At the same time, the budget proposes a small cut to the Public Housing Capital Fund, which is the pot of money available to Public Housing Authorities to repair and update their properties. The demand for capital funding is high; more than half of the nation’s housing stock was constructed prior to 1970 and some units were built as early as 1936. In 2010, HUD estimated a nearly $26 billion backlog of unmet public housing capital repairs. The projected accrual of needs throughout the public housing inventory is estimated by HUD to be approximately $3.4 billion per year. Last year, HUD estimated that over 135,000 units had been lost to depreciation since 2000, at a rate of 9,000 per year. In FY 2016, the Public Housing Capital Fund received $1.9 billion and the President proposed a funding level of $1.875 billion for FY 2017.
In what is likely an acknowledgement of this deeply rooted problem with the nation’s public housing stock, the administration has over the past seven years proposed and implemented initiatives to shift rental assistance toward vouchers as opposed to public housing, particularly through programs like the Rental Assistance Demonstration that converts public housing into Section 8 properties.
This makes sense given the funding realities and the constraints on discretionary spending: Congress is not going to provide funding over $40 billion to rehabilitate and modernize all public housing units in America. Shifting public housing to Section 8 has its benefits, particularly in drawing in private capital to rehabilitate those properties, but properties that are not good candidates to convert are left behind with dwindling resources. This shift has largely happened without a broader policy discussion about the implications.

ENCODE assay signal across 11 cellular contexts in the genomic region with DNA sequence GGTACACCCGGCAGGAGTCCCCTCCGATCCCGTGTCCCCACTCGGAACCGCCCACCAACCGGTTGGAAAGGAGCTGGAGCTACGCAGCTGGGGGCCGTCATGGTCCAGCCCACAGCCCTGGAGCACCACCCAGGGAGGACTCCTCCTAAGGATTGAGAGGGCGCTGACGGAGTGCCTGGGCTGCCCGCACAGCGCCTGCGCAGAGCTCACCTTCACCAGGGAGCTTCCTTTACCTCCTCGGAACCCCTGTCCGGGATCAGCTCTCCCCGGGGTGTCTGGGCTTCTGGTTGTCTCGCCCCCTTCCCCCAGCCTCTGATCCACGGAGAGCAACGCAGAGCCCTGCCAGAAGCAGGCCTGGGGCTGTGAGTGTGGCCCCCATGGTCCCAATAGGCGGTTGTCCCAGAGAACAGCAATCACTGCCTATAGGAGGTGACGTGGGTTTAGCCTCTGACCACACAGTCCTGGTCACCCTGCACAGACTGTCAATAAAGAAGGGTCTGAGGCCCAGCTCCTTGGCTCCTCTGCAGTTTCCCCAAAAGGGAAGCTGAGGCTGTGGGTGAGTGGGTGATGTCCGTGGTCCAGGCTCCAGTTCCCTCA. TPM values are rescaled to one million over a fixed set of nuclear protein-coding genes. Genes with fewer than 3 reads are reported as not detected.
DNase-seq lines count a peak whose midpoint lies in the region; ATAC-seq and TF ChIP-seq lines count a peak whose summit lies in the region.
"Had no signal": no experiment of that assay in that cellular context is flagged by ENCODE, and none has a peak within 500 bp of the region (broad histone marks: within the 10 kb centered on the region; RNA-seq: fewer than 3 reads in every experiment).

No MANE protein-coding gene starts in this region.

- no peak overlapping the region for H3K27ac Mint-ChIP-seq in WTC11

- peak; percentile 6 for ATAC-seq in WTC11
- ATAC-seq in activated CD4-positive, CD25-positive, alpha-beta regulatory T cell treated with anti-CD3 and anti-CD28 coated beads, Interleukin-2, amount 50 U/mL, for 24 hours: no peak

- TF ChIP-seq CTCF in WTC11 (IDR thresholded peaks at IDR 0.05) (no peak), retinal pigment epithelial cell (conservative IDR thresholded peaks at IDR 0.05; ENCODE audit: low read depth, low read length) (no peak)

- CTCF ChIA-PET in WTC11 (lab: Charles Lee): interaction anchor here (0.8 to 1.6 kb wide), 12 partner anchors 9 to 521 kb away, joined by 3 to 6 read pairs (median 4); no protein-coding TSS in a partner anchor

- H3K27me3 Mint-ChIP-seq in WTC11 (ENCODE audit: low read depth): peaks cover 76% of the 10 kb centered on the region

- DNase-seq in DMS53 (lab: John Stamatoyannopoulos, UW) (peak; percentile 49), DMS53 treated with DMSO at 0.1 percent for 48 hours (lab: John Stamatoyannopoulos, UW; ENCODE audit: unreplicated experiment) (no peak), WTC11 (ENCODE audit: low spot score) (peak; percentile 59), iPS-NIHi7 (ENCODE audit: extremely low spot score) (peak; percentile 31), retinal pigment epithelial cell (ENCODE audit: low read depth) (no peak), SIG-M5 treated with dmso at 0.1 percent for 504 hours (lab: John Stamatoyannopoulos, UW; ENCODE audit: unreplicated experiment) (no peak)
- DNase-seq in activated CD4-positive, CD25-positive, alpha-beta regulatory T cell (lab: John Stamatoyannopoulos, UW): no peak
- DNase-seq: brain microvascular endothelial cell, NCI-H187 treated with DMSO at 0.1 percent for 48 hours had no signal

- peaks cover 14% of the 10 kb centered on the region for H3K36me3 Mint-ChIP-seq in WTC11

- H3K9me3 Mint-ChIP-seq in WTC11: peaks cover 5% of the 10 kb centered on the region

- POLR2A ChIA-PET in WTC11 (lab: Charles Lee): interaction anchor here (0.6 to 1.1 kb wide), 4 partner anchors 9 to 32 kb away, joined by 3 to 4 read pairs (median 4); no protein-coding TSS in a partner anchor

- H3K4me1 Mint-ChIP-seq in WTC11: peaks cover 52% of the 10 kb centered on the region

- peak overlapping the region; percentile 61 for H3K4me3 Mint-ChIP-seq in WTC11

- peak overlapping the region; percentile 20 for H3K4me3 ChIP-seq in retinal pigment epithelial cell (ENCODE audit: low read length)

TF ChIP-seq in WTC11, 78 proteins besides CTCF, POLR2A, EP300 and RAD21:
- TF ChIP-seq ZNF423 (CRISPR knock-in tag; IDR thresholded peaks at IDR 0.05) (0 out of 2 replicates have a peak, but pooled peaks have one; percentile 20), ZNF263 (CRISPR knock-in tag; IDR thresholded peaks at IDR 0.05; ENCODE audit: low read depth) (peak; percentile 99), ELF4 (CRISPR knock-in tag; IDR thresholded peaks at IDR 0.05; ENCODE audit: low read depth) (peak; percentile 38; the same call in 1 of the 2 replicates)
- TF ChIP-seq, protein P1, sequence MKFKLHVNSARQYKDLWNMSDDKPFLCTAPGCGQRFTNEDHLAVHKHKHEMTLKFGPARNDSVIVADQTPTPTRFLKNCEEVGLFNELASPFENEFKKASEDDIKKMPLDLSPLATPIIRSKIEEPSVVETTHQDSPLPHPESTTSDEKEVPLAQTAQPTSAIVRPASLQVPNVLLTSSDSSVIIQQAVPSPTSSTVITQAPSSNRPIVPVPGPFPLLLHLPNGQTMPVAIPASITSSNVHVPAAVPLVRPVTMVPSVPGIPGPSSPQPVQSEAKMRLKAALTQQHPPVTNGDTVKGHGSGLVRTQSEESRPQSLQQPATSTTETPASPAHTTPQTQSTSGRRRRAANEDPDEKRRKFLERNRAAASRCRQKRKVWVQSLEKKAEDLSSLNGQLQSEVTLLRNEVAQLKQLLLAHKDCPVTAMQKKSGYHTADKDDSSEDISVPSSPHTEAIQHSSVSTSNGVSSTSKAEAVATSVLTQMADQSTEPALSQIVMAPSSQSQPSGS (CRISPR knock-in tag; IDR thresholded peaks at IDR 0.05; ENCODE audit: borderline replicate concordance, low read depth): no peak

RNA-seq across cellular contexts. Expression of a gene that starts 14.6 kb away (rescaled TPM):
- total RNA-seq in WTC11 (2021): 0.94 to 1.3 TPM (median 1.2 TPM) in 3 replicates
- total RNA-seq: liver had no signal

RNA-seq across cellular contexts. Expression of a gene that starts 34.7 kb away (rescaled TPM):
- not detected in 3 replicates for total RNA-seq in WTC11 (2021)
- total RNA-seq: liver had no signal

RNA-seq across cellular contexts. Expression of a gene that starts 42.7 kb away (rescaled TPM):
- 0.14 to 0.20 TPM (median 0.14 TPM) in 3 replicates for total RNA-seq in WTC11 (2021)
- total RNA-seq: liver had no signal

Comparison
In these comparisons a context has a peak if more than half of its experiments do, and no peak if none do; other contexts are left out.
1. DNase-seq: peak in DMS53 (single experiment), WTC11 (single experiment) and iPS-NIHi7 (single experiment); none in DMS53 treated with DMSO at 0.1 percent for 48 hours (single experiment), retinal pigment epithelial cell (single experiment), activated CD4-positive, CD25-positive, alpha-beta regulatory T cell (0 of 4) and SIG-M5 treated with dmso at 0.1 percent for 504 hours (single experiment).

The dire need for public housing and vouchers isn’t debated, though, and the demand for rental assistance programs far exceeds the resources allocated to HUD by Congress every year; only one in four families eligible for rental assistance through HUD receive it.
Unlike many programs that provide assistance to low-income Americans like the Supplemental Nutrition Assistance Program (SNAP) and Temporary Assistance for Needy Families (TANF), HUD programs are not mandatory and fall within the constraints of discretionary funding, despite the fact that rental assistance is a set obligation that must be met annually. This poses a major obstacle to the HUD budget as the costs of the nation’s rental assistance programs are increasing while the overall HUD budget remains basically flat; approximately 86 percent of HUD’s budget is consumed by rental assistance programs. This leaves very little funding for community development programs and as the budget has been squeezed in recent years, funding for the Community Development Block Grant program has been cut by a quarter and the HOME Investment Partnerships program nearly in half.
Though the President’s budget proposal to create mandatory funding for additional vouchers will not solve this problem (even if Congress were to fund his proposal, existing vouchers would continue to be funded through discretionary spending), it could begin a conversation about the reality that the current HUD budget is simply not adequate to fully address both the basic housing needs of the country and HUD’s community development mission.
Recognizing that renewing existing voucher contracts and operating public housing is more similar to SNAP or TANF than it is to CDBG and shifting those programs to mandatory funding could free up HUD funding to make serious headway in other areas of housing and community development.
About the Author
Tess Hembree is the Policy Manager at Advocacy Associates.
Image: History of recent HUD funding chart from HUD’s FY 2017 Budget Presentation Slide Deck.